Within a year, Lego has released two different palaeontologist minifigures, and both of them are female – well done for progress!  

The first came with the Research Institute set, released in 2014. She was an adequate minifigure, but didn’t necessarily scream “Palaeontologist” outside of the context of her accessories. This one is much more in line with what I (and probably the general public too) think of when the words “Dinosaurs” and “Palaeontology”. Take away the trilobite and she could also fit in pretty well with the Pharaoh’s Quest theme too, as an archaeologist.   

The hat looks to be a new (or at least heavily retooled) piece. It’s a pith helmet, with a long braid hanging down the back. It’s not quite perfect; the paint on the hair is a little sloppy. Fortunately it’s confined to the underside of her hat, so it’s not immediately visible – but of course your own mileage may vary, and you aren’t able to check prior to purchase.

She comes with two accessories – a bone, the same as the Wolfman came with – and a fossil piece. It’s the 1 x 1 circular piece that has previously been used as Homer’s donut (among many other things) but the paint app is new. It looks like it’s an ammonite, cephalopods that inhabited the seas They’re one of the most common fossils found, so it makes sense that she comes with one. Initially, you may think that some of the paint app is scratched off in one spot – however, this is how it’s supposed to look. It’s either debris still stuck to the fossil, or a spot where the sands of time have worn it away. Now we need a trilobite fossil too – and some more dino skeletons too.

The Sheriff

I watched an absolute excess of Westerns in my youth (Channel 9, Sunday afternoons), yet have still managed to see almost no John Wayne films. And I have always been a little disappointed with myself that I missed the Western theme when I was a kid, so I’m really pleased when one of these guys turns up in a minifigures set.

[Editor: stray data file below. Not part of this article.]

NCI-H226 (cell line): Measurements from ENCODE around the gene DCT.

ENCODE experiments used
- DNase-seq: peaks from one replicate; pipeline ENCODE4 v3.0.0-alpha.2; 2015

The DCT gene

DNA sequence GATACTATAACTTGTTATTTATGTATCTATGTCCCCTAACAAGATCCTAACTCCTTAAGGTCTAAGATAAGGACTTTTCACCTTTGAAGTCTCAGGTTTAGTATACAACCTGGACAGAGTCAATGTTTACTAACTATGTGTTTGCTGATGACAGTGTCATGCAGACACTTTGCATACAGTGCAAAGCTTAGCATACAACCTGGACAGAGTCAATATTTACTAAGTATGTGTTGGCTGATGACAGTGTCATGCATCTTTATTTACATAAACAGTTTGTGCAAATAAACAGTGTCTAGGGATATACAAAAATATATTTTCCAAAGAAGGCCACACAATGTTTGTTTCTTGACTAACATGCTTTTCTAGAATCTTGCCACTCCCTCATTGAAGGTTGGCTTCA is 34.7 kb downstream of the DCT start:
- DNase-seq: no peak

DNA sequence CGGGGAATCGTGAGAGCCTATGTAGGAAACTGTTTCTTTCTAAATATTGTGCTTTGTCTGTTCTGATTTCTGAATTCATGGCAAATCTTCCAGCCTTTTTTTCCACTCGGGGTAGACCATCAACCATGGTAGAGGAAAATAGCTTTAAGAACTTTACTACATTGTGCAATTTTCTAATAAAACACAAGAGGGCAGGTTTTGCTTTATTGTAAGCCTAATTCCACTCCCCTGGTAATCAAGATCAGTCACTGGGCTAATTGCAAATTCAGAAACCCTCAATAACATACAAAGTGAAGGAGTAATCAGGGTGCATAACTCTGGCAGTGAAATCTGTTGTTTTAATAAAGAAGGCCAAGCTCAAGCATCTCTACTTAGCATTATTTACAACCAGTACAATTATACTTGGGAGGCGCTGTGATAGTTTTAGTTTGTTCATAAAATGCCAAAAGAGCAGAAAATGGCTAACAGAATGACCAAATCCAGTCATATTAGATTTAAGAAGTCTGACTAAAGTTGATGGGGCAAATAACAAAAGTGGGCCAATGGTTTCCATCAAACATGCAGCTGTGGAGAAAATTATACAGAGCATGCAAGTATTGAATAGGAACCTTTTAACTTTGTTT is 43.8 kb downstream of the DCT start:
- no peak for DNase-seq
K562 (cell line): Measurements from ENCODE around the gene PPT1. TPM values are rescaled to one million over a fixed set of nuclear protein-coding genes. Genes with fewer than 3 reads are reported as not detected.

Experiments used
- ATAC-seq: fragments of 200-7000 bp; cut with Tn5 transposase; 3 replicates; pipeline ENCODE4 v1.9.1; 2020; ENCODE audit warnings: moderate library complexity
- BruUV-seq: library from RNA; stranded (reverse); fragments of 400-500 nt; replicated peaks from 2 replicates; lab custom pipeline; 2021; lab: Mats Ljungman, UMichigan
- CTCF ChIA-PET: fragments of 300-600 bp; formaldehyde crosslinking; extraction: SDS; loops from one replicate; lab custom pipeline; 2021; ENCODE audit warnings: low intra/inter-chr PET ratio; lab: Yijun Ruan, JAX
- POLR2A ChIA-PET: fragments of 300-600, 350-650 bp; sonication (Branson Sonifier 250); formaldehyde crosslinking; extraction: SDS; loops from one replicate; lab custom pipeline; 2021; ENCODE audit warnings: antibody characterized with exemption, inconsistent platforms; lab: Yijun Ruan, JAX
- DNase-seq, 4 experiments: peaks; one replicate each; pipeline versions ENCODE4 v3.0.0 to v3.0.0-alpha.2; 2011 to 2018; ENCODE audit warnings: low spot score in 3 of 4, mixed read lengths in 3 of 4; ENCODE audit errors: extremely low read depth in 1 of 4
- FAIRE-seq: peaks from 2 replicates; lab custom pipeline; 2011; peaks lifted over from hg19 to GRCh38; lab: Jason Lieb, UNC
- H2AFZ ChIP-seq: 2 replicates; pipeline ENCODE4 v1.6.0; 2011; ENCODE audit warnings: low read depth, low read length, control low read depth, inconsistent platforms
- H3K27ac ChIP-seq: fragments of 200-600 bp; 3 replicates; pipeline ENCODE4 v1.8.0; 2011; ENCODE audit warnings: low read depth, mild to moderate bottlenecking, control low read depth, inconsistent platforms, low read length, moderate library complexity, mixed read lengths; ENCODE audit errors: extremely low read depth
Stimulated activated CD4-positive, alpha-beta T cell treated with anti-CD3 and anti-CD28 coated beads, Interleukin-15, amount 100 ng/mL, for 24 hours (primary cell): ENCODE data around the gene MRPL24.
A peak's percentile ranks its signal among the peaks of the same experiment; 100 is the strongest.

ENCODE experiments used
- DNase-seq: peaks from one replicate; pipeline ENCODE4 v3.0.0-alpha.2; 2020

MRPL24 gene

Looking like an extra from Deadwood, the Sheriff has rolled into town to administer some justice from the barrel of his trusty Smith & Wesson six-shooter. He’s got two accessories – the aforementioned pistol, cast in a nice shiny metallic silver (close to Boltgun Metal, for any Warhammer 40k fans reading) and a wanted poster, printed on a 2 x 2 flat plate. The “WANTED” poster is a neat little Easter Egg for long-time collectors – it features the Bandit from all the way back in series 5.

He’s a solid, if not spectacular entry into the line. His hat is also perfect for customisers wanting to make a Rick Grimes figure, and his moustache could do quite well for those looking to create a Jamie from Mythbusters minifig too.

The Fencer

En gardé!

The French have given us some pretty cool stuff over the years – croissants, savate, Asterix and Michel Foucault among them – but fencing has a special place in my imagination, perhaps because I used to find the masks terrifying. Blank, revealing no facial expression or emotion while its wearer bore down on you with a thin but deadly sharp blade – though other masks were frightening on their own merits, very few could compare to the fencing mask.   

Of course, this fear has long since passed and I was very pleased to see this guy show up in a series. In a particularly nice touch, he has one white (gloved) and one yellow (bare) hand. Little touches of “accuracy” like this are what really elevates Lego above the rest of the pack.

The only real downside is that you can’t have just one fencer. Two are required for a duel. I expect that there will be some kind of shortage of these guys in the coming months, as collectors and anal retentives like myself scour the shops looking for them. Get it early while you still can, to avoid inflated eBay prices later!  

The Egyptian Warrior

Perhaps I’m too rapid in my assessment, but this guy was my favourite when the series was first announced and has remained so now that I have most of the series in hand. I do not exaggerate in any way, shape or form when I say I would like at least ten of these guys, to build a miniature Egyptian Lego army. However, I will probably content myself with the two I have – maybe a third.